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Common Sense by Thomas Payne
Common Sense

Common Sense is a pamphlet written by Thomas Paine. It was first published anonymously on January 10, 1776, at the beginning of the American Revolution.

The phrase “Common Sense Revolution has been used as a political slogan to describe ‘common sense conservative’ platforms in Australia and the state of New Jersey in the 1990s. However, it is most widely known as the name of the political movement which caught fire under the leadership of Mike Harris, the Progressive Conservative premier of Ontario from 1995 to 2002.

It was a time for people to be introspective and take a sober look at the politics of the day, government waste, the role of government, taxation, social services and public debt. There was a sense of urgency about setting the clock back to a more rational approach, about doing things right and doing the right things. Change was in the air! Change was needed!

Crisis of Confidence

We see that same level of urgency in the United States of America. A return to common sense – a Common Sense Revolution – is imminent. The most powerful empire in the world is being challenged from within. And maybe like Rome, the U.S. empire will fail and collapse. There are signs of domestic systemic failure – inequality, economic collapse, chronic unemployment, stagnation, political ineptitude and gridlock. America’s international problems are equally daunting – chronically at war, instability of oil supplies, target for terrorists, loss of credibility and the growth of China.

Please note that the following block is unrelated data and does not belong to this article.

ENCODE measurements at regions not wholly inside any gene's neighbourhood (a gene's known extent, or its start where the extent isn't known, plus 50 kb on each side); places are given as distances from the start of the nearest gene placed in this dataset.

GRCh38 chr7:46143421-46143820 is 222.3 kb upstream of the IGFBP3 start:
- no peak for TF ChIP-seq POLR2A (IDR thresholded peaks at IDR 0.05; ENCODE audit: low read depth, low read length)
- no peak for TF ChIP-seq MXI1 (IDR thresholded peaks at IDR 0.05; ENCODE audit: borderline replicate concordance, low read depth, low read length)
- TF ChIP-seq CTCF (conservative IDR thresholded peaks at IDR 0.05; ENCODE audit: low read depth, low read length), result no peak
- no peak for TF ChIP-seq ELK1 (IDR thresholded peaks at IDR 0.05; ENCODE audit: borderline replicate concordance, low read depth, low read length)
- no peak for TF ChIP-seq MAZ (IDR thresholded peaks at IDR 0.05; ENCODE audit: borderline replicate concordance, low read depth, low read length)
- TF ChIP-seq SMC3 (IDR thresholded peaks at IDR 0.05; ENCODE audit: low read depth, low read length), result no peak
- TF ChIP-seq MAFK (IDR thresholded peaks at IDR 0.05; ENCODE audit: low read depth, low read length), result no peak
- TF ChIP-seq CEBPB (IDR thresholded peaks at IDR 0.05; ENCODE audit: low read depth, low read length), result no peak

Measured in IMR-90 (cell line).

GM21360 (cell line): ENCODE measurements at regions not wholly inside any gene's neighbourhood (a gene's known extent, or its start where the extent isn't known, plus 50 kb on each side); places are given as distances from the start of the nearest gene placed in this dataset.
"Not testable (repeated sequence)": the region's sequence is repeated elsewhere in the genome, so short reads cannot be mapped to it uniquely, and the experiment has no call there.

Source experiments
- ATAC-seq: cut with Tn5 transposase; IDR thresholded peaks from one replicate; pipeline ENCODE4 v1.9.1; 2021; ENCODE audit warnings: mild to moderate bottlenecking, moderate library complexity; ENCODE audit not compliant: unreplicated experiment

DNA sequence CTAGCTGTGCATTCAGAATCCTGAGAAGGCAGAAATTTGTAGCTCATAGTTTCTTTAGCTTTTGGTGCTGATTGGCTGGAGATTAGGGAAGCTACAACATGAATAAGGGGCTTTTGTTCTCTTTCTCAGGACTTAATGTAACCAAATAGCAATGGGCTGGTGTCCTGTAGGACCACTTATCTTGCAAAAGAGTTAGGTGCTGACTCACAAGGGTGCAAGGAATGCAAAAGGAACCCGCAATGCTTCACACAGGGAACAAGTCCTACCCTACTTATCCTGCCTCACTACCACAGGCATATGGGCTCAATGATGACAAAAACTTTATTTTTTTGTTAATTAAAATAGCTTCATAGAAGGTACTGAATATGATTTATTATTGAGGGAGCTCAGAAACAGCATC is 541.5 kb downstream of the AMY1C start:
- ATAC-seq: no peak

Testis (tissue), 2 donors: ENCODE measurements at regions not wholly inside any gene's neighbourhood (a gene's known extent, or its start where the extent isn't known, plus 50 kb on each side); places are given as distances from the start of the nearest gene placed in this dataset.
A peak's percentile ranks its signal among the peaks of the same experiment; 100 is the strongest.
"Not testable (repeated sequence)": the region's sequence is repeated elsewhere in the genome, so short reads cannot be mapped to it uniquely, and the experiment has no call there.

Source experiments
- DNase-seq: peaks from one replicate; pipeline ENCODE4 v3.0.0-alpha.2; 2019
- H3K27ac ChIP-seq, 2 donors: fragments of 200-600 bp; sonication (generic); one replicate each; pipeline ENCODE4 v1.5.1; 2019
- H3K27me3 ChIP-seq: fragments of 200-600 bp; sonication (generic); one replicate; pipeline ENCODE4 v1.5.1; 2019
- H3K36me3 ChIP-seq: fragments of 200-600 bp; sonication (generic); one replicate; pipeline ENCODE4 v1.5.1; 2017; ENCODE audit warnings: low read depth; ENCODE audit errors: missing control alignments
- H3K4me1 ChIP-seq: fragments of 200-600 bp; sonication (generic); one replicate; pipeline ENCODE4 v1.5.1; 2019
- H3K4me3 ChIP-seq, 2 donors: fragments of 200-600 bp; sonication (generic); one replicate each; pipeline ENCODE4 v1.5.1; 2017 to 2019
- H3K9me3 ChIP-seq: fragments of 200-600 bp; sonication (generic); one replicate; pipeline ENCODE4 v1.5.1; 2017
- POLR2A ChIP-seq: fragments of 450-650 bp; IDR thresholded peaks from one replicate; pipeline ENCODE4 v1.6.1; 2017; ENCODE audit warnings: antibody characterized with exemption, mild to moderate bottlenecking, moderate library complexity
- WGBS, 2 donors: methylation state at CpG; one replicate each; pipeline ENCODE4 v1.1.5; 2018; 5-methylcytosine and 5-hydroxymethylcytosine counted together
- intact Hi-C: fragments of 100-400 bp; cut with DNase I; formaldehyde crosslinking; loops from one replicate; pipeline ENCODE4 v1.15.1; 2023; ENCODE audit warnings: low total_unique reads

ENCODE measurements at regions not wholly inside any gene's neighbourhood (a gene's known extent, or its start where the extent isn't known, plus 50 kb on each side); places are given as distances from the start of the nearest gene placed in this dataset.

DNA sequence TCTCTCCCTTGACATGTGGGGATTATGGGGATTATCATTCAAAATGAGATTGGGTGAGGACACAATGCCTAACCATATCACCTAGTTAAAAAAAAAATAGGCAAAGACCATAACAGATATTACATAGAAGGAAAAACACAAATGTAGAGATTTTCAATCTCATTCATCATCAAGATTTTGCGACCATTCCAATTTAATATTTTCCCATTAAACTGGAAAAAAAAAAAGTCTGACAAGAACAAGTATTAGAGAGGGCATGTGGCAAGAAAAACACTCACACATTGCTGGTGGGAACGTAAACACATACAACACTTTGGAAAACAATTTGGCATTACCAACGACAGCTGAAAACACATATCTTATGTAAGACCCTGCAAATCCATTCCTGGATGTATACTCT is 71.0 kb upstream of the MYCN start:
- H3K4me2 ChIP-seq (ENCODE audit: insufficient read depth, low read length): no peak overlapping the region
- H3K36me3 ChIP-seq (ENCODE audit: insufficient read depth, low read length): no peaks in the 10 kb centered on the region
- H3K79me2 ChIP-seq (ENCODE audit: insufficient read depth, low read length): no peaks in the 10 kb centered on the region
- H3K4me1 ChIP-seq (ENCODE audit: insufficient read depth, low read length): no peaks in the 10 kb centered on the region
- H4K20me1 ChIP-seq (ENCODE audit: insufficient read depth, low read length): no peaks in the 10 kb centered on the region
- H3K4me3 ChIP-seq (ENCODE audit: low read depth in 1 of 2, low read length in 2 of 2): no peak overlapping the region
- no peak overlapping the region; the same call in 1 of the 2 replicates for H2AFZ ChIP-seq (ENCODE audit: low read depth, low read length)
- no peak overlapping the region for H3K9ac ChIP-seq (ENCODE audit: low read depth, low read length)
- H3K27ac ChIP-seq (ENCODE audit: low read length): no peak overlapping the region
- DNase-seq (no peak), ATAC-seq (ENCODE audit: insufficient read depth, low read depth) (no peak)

There is a crisis of confidence in the heart of Americans. US Citizens have lost faith in their politicians and their leaders. They no longer believe what mainstream media are telling them. They know fundamentally that something is not right. Their democracy is broken; their liberties are curtailed by an overzealous Homeland Security behemoth and the 1% own more than the bottom 100 million Americans combined.

Summer of Discontent – the Turning Point

Adding to current political and economic crises is the emerging realization that climate change is a very real threat that can no longer be ignored. This summer, much of the country is witnessing a heat wave never felt by anyone. The disastrous Colorado fires, the unrelentingly scorching heat  and widespread droughts have now convinced dozens of millions of Americans that climate change is real.